Physicists build atomic lasers that can stay forever

Amsterdam physicists build atomic lasers that can stay forever

The central part of the experiment where coherent matter waves are generated. Fresh atoms (blue) fall and proceed towards the central Bose-Einstein condensation. In reality, the atom is invisible to the naked eye. Credit: Scixel.

Lasers produce coherent waves of light. All light in the laser oscillates in perfect synchronization. Quantum mechanics, on the other hand, tells us that particles like atoms should also be considered as waves. As a result, we can build an “atomic laser” that contains waves of coherent matter. But can the waves of these substances last longer and be used in applications?In the study published in Nature This week, a team of Amsterdam physicists have shown that the answer to this question is positive.

Synchronize bosons to march

The underlying concept of atomic lasers is the so-called Bose-Einstein condensation, or BEC for short. There are two types of elementary particles in nature, fermions and bosons. Fermions are particles like electrons and quarks, and are the building blocks of the matter we make. Bosons are very different in nature. It is not as hard as fermions, but it is soft. For example, you can move to each other without problems. The best-known example of a boson is a photon, which is the least amount of light possible. However, particles of matter can also combine to form bosons. In fact, the whole atom can behave like a particle of light. What makes bosons so special is that they are all in exactly the same state at the same time, or, in more technical terms, can be “condensed” into coherent waves. When this kind of condensation occurs in matter particles, physicists call the resulting matter the Bose-Einstein condensation.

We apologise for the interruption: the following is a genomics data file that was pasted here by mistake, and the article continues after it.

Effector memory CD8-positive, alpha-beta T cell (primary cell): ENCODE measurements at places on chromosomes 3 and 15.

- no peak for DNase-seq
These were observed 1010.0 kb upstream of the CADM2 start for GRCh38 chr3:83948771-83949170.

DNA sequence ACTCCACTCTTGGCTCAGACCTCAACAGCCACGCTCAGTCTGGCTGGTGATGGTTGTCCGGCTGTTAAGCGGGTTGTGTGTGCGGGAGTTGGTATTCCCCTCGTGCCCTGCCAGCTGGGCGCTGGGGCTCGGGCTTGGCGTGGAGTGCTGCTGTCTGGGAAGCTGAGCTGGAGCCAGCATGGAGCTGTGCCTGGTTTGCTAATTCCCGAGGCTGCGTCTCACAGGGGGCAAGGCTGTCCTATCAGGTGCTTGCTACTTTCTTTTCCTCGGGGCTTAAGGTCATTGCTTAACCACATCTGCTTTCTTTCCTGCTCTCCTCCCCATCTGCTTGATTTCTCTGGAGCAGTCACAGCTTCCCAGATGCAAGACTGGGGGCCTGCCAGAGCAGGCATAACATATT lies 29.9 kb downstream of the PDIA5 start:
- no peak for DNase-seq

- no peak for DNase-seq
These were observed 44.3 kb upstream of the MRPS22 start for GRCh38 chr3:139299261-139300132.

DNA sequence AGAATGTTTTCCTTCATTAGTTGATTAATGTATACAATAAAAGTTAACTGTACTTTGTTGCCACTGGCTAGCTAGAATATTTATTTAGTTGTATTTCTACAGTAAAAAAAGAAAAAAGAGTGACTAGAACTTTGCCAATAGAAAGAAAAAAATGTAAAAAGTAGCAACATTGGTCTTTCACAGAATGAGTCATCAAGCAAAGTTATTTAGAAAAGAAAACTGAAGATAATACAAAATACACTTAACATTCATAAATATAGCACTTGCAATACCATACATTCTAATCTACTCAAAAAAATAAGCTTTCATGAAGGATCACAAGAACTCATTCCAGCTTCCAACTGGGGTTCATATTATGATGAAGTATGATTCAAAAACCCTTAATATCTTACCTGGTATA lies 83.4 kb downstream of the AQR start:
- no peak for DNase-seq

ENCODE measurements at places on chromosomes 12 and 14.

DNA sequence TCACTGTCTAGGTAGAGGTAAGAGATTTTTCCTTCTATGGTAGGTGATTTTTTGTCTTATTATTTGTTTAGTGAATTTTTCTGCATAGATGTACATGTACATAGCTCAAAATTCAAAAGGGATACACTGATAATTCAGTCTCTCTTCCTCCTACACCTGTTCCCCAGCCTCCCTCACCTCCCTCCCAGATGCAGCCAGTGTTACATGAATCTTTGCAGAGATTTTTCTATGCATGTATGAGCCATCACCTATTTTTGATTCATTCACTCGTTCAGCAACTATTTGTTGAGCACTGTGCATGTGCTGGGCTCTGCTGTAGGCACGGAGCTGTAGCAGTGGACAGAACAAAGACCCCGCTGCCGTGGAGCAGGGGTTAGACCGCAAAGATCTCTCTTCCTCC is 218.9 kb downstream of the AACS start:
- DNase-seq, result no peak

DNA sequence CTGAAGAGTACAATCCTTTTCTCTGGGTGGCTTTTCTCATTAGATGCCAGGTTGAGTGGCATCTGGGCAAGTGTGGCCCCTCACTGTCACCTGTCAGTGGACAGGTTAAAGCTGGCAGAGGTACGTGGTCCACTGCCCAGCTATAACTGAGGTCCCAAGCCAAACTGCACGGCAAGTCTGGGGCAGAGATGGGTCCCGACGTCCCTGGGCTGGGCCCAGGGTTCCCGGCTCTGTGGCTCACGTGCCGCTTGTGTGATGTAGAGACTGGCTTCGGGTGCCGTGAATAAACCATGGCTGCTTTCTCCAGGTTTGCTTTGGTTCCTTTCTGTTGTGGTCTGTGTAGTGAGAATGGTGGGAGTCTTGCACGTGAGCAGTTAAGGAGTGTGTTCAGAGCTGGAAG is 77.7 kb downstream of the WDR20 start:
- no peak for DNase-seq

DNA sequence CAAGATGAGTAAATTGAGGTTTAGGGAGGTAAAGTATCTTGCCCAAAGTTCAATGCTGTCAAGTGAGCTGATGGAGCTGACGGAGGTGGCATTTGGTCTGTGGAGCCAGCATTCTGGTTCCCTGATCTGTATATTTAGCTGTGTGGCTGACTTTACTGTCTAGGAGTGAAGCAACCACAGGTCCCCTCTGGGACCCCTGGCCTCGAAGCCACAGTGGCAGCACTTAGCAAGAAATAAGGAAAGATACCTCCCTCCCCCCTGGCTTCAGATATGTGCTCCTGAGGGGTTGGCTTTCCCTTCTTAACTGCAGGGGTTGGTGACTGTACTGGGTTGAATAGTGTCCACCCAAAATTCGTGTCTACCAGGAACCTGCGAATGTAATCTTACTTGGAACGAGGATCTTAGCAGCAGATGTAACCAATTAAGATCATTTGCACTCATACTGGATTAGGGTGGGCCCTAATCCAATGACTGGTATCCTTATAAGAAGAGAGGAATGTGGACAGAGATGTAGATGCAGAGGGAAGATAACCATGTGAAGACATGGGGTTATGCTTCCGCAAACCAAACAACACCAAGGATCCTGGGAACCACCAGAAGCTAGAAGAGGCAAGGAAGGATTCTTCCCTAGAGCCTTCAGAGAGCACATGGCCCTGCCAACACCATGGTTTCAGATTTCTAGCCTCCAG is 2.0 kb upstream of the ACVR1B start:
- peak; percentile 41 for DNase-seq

In everyday life, we are completely unfamiliar with these condensates. Reason: It is very difficult to operate all atoms as one. The cause of destroying synchronicity is temperature. As the material heats up, the constituent particles begin to sway, making it virtually impossible to work as one. Only at very low temperatures, about 1 million degrees above absolute zero (about 273 degrees below zero on a Celsius scale), can form BEC coherent de Broglie waves.

Fleeting burst

A quarter of a century ago, the first Bose-Einstein Condensation was created in the Physics Lab. This opened up the possibility of building atomic lasers (devices that literally output a beam of matter), but these devices only worked for a very short time. Lasers can generate pulses of matter waves, but after transmitting such a pulse, it was necessary to create a new BEC before transmitting the next pulse. As a first step towards Atom Laser, this wasn’t bad yet. In fact, before physicists were able to create continuous lasers, regular optical lasers were also created in pulse form. However, the development of optical lasers was very fast, the first continuous lasers were manufactured within 6 months of pulsed lasers, but for atomic lasers, continuous versions are elusive for over 25 years. I’m sorry.